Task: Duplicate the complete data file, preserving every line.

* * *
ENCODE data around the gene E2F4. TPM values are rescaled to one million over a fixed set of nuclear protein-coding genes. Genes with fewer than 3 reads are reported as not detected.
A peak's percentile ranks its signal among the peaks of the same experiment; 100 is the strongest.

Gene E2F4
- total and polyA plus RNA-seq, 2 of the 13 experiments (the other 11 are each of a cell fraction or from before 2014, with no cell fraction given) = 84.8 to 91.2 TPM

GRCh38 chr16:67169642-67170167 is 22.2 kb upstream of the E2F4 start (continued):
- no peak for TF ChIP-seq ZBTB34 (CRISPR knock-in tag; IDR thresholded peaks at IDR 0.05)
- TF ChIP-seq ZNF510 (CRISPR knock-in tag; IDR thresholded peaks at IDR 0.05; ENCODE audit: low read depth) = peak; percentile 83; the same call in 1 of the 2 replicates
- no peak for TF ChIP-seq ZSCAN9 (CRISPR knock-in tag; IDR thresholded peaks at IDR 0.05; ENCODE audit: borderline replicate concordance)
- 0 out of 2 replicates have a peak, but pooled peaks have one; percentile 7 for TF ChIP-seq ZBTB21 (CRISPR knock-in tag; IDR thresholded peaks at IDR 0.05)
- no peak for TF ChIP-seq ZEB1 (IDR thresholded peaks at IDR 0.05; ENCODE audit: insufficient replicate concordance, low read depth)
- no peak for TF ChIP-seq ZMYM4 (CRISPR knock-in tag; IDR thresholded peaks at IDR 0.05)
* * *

ENCODE data around the gene E2F4. TPM values are rescaled to one million over a fixed set of nuclear protein-coding genes. Genes with fewer than 3 reads are reported as not detected.
A peak's percentile ranks its signal among the peaks of the same experiment; 100 is the strongest.

Gene E2F4
- total and polyA plus RNA-seq, 2 of the 13 experiments (the other 11 are each of a cell fraction or from before 2014, with no cell fraction given) = 84.8 to 91.2 TPM

GRCh38 chr16:67169642-67170167 is 22.2 kb upstream of the E2F4 start (continued):
- no peak for TF ChIP-seq ZBTB34 (CRISPR knock-in tag; IDR thresholded peaks at IDR 0.05)
- TF ChIP-seq ZNF510 (CRISPR knock-in tag; IDR thresholded peaks at IDR 0.05; ENCODE audit: low read depth) = peak; percentile 83; the same call in 1 of the 2 replicates
- no peak for TF ChIP-seq ZSCAN9 (CRISPR knock-in tag; IDR thresholded peaks at IDR 0.05; ENCODE audit: borderline replicate concordance)
- 0 out of 2 replicates have a peak, but pooled peaks have one; percentile 7 for TF ChIP-seq ZBTB21 (CRISPR knock-in tag; IDR thresholded peaks at IDR 0.05)
- no peak for TF ChIP-seq ZEB1 (IDR thresholded peaks at IDR 0.05; ENCODE audit: insufficient replicate concordance, low read depth)
- no peak for TF ChIP-seq ZMYM4 (CRISPR knock-in tag; IDR thresholded peaks at IDR 0.05)